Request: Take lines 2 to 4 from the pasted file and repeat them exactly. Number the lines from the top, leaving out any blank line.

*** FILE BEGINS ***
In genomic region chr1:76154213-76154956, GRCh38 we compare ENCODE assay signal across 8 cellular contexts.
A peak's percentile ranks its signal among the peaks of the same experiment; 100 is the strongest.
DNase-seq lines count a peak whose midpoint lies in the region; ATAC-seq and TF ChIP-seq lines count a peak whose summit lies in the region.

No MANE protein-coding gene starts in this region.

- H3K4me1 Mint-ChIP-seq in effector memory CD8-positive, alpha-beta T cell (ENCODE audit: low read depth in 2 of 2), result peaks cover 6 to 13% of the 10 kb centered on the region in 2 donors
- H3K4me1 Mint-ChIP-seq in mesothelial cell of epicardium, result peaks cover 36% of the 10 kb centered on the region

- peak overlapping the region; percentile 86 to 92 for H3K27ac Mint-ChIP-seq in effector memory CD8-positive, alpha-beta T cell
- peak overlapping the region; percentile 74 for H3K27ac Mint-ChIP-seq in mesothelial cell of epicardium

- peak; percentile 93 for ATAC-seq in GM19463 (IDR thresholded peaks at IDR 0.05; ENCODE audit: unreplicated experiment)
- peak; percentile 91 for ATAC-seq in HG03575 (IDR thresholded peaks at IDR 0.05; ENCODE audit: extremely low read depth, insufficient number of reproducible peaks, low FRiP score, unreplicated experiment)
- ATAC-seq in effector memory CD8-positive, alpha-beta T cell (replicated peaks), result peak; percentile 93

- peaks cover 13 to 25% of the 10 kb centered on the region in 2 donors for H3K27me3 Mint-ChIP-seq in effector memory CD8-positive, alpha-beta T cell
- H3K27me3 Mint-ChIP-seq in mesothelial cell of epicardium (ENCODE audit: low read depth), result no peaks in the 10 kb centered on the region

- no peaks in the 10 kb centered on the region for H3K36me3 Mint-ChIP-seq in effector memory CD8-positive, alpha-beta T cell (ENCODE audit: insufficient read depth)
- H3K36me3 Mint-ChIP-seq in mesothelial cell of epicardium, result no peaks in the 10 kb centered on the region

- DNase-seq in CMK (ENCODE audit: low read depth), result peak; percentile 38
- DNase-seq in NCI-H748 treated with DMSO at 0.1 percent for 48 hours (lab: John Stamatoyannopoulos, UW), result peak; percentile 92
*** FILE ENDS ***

A peak's percentile ranks its signal among the peaks of the same experiment; 100 is the strongest.
DNase-seq lines count a peak whose midpoint lies in the region; ATAC-seq and TF ChIP-seq lines count a peak whose summit lies in the region.

No MANE protein-coding gene starts in this region.